BBK’s powerful, hilarious, no-holds-barred final round and eventual win says a lot about the healthy state of grime. Wiley is all over the charts and is packing out his Eskidance raves. Elijah and Skilliam’s Butterz empire has shifted instrumental grime into hyper-loaded jump-up rave territory but with brilliant tunes that nod to early grime instrumentals like Musical Mobb’s Pulse X and multiply them. JME’s ‘chatty policeman’ series on YouTube, where he films himself being (repeatedly) stopped and searched has many thousands of views. Grime is national, multi-ethnic and as open to ladies with the right flow as it is to the thousands of boys who step up their literacy by writing and practising bars every lunchtime. If the government wants to explain recent rises in literacy (according to NASUWT, not Michael Wilshaw) it might want to thank grime rather than the counterproductive literacy curriculum which gets results despite of rather than because of its impact.

So who’s for next time? There are some big names who have not yet entered the arena: David Rodigan; Jamaica’s multi-winning Stone Love team; the aforementioned Butterz; Lemon D and Dillinjah’s Valve Sound; a UK garage sound headed perhaps by revivalist DJ Oneman… this thing could run and run. And hopefully, it will.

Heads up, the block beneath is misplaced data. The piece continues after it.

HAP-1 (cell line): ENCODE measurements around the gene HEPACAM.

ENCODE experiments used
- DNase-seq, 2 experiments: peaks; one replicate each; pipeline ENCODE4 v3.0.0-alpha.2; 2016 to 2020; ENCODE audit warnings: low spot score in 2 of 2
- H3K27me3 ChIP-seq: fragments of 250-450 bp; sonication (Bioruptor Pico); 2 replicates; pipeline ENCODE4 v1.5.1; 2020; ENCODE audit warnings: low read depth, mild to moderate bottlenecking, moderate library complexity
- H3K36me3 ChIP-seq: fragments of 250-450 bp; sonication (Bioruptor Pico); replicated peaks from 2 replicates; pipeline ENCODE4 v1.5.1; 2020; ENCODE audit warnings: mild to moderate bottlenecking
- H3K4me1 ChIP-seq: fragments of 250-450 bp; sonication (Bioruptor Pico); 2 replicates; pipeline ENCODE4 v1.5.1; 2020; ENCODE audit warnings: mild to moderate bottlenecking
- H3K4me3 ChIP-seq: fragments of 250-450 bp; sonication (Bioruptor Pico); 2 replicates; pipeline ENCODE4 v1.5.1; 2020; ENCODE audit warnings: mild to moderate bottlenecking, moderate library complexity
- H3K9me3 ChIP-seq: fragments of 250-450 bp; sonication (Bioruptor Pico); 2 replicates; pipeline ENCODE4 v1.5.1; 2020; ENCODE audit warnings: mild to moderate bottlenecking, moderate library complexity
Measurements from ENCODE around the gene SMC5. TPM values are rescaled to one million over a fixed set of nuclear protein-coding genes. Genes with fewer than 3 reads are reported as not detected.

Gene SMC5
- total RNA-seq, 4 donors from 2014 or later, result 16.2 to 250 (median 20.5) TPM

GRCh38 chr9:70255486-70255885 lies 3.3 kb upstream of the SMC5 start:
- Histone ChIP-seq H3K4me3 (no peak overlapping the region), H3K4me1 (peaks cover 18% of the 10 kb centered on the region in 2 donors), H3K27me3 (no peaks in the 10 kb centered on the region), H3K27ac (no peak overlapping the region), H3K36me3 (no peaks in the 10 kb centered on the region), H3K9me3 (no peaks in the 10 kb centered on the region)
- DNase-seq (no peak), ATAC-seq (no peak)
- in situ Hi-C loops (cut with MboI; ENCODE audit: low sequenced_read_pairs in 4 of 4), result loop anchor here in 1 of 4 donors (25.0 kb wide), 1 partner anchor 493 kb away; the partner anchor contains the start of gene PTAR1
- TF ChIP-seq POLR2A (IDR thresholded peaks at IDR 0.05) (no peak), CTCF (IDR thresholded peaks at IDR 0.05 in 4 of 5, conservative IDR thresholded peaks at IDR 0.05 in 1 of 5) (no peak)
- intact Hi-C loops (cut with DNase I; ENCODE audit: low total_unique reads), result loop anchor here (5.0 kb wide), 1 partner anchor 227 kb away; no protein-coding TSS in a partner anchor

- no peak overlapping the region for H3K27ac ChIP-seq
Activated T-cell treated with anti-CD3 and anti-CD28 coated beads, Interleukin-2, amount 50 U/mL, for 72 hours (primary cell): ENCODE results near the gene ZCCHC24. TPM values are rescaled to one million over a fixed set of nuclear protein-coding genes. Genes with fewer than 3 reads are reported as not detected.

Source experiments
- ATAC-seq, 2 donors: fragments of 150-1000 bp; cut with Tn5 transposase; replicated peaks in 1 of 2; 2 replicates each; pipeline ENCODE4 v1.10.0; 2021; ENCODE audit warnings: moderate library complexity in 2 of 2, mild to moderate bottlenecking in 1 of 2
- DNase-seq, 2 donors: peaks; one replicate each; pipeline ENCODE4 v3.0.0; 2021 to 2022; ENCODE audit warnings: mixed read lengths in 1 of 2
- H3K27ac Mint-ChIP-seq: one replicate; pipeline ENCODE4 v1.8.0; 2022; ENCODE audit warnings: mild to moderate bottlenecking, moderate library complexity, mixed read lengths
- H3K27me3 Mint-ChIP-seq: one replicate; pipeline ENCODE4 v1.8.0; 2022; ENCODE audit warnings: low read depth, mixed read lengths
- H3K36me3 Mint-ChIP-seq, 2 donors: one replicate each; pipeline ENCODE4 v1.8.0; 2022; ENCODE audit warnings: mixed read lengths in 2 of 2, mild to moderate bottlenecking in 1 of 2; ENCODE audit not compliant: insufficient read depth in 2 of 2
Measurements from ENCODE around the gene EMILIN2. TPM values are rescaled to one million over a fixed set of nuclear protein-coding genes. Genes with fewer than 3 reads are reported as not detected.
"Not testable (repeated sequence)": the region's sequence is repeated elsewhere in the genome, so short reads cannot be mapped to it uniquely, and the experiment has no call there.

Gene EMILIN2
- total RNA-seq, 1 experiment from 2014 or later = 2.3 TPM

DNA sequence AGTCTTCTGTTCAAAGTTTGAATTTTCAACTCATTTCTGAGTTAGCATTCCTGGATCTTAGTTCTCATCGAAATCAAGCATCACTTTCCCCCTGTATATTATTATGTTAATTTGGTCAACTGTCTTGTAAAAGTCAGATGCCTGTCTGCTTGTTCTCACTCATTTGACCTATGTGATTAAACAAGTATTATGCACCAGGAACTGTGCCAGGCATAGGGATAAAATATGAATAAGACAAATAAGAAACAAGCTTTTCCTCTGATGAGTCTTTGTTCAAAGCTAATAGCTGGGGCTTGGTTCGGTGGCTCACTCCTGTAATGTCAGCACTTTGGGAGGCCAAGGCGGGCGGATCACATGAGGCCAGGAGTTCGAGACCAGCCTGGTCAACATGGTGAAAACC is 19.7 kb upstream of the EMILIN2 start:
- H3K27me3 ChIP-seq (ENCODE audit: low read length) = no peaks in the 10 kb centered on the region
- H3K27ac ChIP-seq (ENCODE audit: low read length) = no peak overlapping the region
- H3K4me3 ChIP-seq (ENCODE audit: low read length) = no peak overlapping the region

Without realising it, my week has ended up revolving around one three hour slot. Now you wouldn’t think that a three hour old school jungle show that starts at 11am on a Friday morning would be so essential, but honestly, if I’ve got to be out of my house for Uncle Dugs Old School Jungle and Hardcore show, I really miss it.

Like all Rinse shows, it’s always there on the podcast, but for me, I’ve got to listen live. I obviously need to get out more. The show has become part of my week to the point where I have to make sure I’ve got my work finished before the show starts because it’s so hard to concentrate when you’re being assaulted by hyper-energised lemon-facing amen breaks and drops that make you feel like you’re about to fall through the floor. I’m not alone: one twitter fan admitted that he’d “sent students out to lunch early so this tutor can tune in”.